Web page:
Eleven major companies — including Coca-Cola, Kodak and Adidas — paid $60 million each to become official sponsors of the 2004 Summer Olympic Games in Athens. The event reached 220 countries around the world, with a total of four billion consumers. It was an outstanding example of a growing trend, where companies spend more and more money on more and more sporting events. It’s time to ask, is it worth it?
Professors Gita Johar and Michel Pham studied how well consumers recall the sponsor after major sporting events. The answer: not well at all. Worse, they often credit a competitor. For example, Adidas sponsored the 2004 European soccer championships, but consumers were almost as likely to name Nike as the sponsor. Even correct responses often came from luck rather than from successful advertising; athletic-shoe companies often sponsor soccer, so Adidas makes a good guess.
As it turns out, consumers have a hard time associating sponsors with one-time events. A different group of companies sponsor the Olympics each time, so consumers don’t identify them with the Olympics over the longer term. Having multiple sponsors for the same event further weakens the link, and then even more companies find their way in by sponsoring individual teams. It’s no wonder consumers can’t keep it all straight. Last but not least, audiences don’t remember sponsorship nearly as well as more conventional marketing, like print and television ads.
So what can a sponsor do? Make sure you sponsor events closely related to your products so that guesses come out in your favor. That helped Adidas in the European soccer championships. On the other hand, maybe you will get the same benefit anyway, as Nike did, as long as you are a major brand; if you are a minor brand, you will certainly lose out, as consumers will give credit to your bigger competitors.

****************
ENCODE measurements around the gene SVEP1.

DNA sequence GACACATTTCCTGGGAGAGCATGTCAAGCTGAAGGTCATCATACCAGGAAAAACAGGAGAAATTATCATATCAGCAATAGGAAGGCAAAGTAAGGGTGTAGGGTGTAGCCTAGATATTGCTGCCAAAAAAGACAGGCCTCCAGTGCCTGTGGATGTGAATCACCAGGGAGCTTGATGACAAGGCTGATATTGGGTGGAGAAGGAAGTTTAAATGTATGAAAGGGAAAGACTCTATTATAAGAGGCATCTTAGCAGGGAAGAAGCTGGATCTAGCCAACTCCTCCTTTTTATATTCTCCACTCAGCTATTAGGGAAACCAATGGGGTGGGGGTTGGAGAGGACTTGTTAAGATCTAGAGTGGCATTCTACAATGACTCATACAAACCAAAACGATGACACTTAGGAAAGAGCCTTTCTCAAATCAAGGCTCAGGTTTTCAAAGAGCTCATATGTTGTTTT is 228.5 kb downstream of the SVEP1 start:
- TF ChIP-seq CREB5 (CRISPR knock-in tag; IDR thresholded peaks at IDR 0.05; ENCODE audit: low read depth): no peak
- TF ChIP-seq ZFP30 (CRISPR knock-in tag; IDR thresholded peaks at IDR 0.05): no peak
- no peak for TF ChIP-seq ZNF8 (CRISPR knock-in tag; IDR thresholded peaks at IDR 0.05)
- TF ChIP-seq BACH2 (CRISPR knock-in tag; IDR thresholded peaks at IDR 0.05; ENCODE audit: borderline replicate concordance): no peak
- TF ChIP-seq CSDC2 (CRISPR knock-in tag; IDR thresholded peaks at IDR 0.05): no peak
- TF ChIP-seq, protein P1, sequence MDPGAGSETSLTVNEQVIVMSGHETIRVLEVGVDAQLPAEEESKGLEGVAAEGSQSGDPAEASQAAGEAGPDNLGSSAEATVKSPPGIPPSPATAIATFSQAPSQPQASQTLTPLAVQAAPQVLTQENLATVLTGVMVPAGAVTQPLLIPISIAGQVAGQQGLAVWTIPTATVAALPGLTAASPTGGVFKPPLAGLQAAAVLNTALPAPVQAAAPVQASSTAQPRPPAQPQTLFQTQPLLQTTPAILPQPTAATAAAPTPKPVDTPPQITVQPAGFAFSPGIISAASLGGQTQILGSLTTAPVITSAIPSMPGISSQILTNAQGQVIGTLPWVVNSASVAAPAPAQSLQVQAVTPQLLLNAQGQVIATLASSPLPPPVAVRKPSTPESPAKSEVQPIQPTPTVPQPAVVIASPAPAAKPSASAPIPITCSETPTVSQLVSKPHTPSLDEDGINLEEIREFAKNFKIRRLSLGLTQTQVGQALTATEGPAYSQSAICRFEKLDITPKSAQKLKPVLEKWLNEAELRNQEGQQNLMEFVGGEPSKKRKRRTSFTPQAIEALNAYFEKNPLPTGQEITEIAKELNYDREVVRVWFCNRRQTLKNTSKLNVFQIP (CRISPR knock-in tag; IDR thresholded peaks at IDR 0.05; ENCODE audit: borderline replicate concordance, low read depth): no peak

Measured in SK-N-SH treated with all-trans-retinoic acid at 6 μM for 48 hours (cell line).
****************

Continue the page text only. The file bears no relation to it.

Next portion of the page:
Also make sure to sponsor a series of events, rather than just one, and make sure to advertise before and after too. Otherwise competitors can steal your thunder by advertising during the event, even if they’re not sponsors, and so confuse consumers about who the sponsor really is. And track how consumers recall your sponsorship between events too, not just right after. Supplement sponsor recall measures that may simply reflect educated guesses with other measures of sponsorship effectiveness such as brand equity and associations.
But remember: in the end, it might not be worth it. It’s hard to make sponsorship stick.
Gita Johar and Michel Pham are professors of marketing at Columbia Business School.
Gita V. Johar (PhD NYU 1993; MBA Indian Institute of Management Calcutta 1985) has been on the faculty of Columbia Business School since 1992 and is currently the Meyer Feldberg Professor of Business. She served as the school’s Senior Vice Dean from 2011 to 2014, as the inaugural Vice Dean for...
Michel Tuan Pham
Professor Pham’s business expertise covers the areas of marketing strategy and management, branding, customer and consumer psychology, trademark psychology, marketing communication, and executive decision making. His most recent research focuses on the role of feelings, emotions and motivation in consumers’ and managers’ judgments and decisions. His numerous publications are widely cited and have appeared in many leading scholarly journals including...
Read the Research
Gita Johar, Michel Tuan Pham
"Relatedness, Prominence, and Constructive Sponsor Identification"
Michel Tuan Pham, Gita Johar
"Market Prominence Biases in Sponsor Identification: Processes and Consequentiality"